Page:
Her flesh felt hot where he touched her and then hot all over. She raised her eyes to his, but he took no more liberties. He, too, seemed a bit in shock.
Somehow, this calmed her, more than anything else had, and she found her humor had not fled entirely.
“Do you intend to kiss me, Mr. Darcy?”
His gaze dropped from her eyes to her lips. “Many times.”
Then his hand dropped too, as he caught himself, and stepped back. “I shall go to your father at once.” He bowed and departed, and Elizabeth, breathless, immediately found the support of a chair most necessary.
She was getting married. To Mr. Darcy.
Elizabeth’s wedding was set for that very evening. An evening wedding! Mrs. Gardiner had found a lovely bit of lace with which to adorn the best gown Elizabeth had brought to London. For Lydia, not as much could be done, though Mrs. Gardiner had devoted more lace and ribbons to the wayward youngest Bennet.
She’d sent the servants out for nosegays and tsked at the limp arrays that returned. Elizabeth longed for the gardens of Longbourn.
Lydia was escorted into the house by Mr. Gardiner. Elizabeth had not been permitted to know where Lydia had stayed while in London. It was not thought fitting for an unmarried lady.
“Oh, Lizzy! This is so exciting! A special license!” Her sister swooped in to hug her without so much as a how-do-you-do.
Elizabeth searched her sister, as if her shame might show on her face and body. How strange. She’d spent so much time thinking of Lydia’s suffering, Lydia’s actions, Lydia’s danger, over the past week. And yet here her sister stood, as bright and bubbly as ever, with no change at all to take note of. Her hair, perhaps, was not arranged as nicely as the servants at Longbourn had been wont to do. Her dress was not quite so crisp. But Lydia was Lydia still, unchanged by her time away, whereas Elizabeth felt as if she’d aged a year.
She wanted to be angry at her sister, at the suffering she’d caused their parents, at the gossip she’d sparked in Meryton and, apparently, in London. Most of all, she wanted to be angry at the way Lydia’s elopement and the scandal that followed had cut short her chances at a real courtship with Mr. Darcy, had rushed them all into marriages that might well turn out to be miserable
But in that moment, Elizabeth was struck only by the thought that for all she was supposed to believe her sister ruined by her wild behavior, for all that she knew she should be furious, Lydia looked so young, so innocent, so happy, that Elizabeth began to cry as she folded her into her arms, allowing her anger to melt away.
“What?” Lydia asked, when she saw the tears on her face. “Why, Lizzy, smile! You would think you are not getting married at all today! And certainly not to a man like Mr. Darcy! He isn’t so amiable or handsome as my darling Wickham, but he is so very, very rich.”
There was the Lydia she knew. Silly and shallow and in constant competition with her older sisters. But Elizabeth would not let it irk her today. For it was Lydia’s wedding day, too, and though Elizabeth would not have chosen this path or this bridegroom, she knew Lydia was happy—must be happy—for she had no choice.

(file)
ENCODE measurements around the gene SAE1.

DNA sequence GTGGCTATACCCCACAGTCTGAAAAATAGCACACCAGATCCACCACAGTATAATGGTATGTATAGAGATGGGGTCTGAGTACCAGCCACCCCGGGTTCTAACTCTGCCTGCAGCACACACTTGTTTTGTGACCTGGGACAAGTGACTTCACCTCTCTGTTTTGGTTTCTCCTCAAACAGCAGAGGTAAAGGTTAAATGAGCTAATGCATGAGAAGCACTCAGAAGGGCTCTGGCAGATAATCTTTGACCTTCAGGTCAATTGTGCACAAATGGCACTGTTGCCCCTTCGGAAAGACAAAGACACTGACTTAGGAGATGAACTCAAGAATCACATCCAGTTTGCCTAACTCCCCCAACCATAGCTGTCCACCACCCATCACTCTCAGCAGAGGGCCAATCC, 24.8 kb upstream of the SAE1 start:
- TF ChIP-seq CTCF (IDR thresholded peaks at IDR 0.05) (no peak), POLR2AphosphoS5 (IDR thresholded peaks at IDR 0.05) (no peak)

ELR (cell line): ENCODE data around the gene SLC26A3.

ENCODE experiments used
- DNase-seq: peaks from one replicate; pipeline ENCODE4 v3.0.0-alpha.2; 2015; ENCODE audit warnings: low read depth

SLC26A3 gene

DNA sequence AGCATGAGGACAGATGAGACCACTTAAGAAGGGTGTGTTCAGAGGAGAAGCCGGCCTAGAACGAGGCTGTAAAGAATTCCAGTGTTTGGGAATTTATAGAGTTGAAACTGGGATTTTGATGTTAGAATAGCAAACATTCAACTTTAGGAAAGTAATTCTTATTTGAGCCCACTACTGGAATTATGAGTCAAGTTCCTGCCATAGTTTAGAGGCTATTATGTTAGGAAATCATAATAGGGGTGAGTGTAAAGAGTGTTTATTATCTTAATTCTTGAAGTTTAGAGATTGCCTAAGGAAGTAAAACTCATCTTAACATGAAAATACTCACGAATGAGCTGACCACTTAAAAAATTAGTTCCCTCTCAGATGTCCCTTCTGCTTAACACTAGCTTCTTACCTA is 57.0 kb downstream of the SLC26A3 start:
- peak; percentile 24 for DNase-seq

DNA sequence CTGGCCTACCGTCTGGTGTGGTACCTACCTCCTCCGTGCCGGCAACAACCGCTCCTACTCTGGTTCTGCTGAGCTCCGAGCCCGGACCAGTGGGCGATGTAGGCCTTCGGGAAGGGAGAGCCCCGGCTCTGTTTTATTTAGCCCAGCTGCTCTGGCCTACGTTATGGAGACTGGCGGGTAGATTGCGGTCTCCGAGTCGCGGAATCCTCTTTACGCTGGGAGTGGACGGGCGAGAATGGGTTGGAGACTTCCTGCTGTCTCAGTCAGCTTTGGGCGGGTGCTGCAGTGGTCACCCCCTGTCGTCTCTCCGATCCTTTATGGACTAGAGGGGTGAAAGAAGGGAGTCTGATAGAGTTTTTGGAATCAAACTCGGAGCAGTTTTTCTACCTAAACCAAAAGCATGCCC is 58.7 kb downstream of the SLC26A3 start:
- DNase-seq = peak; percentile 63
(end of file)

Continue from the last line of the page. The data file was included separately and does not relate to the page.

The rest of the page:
“Lizzy?” her sister repeated, a frown creasing her pretty brow. “Are you not happy? Wickham says all that unpleasantness with Mr. Darcy must be forgotten, now that they will be brothers. We shall not hold it against him in the future, so do not feel uneasy.”
Elizabeth could not contain her surprised exclamation. “How magnanimous of Mr. Wickham!”
Lizzy? Are you not happy?
She had hardly time at all to think of what she felt. Hardly time to reflect on whether the flutters in her innards were due to dread or excitement. Mr. Darcy’s voice rumbled through her memories, the mark of his fingers still burned against her cheek. Soon, she would be his wife. The next time he touched her, he would not stop.
Elizabeth held tightly to her nosegay. While she’d dressed, Mrs. Gardiner had endeavored to speak to her of wifely matters. The conversation had been short and uncomfortable, as Elizabeth did her best to express as simply as possible that her mother had educated her quite well on these matters some years ago, when Elizabeth—in a fit of childish high dudgeon—had demanded to know why it was that her mother could not have contrived to provide her father with a son.
Her education might be lacking in the eyes of Miss Caroline Bingley, but she was not completely ignorant.
And then there was Lydia. Lydia, who knew still more. Again, Elizabeth regarded her sister with no small amount of wonder. If Lydia was nervous, there was no indication. And really, why should she be? She was going back to Wickham, this time lawfully married, and therefore remedied against the sin of fornication, as the vows would say. If Lydia were Jane, Elizabeth might even feel free to ask if she thought there’d be a difference.
But if Lydia were Jane, they would not be in this situation at all.
“Perhaps you shall have us to visit Pemberley very soon,” Lydia said, intruding upon Elizabeth’s thoughts. “Wickham is to take a position in a northern regiment, so it shall not be too far. I think it a shame to have to leave Brighton. I was so well-liked there. But where duty calls, my dear Wickham will go.”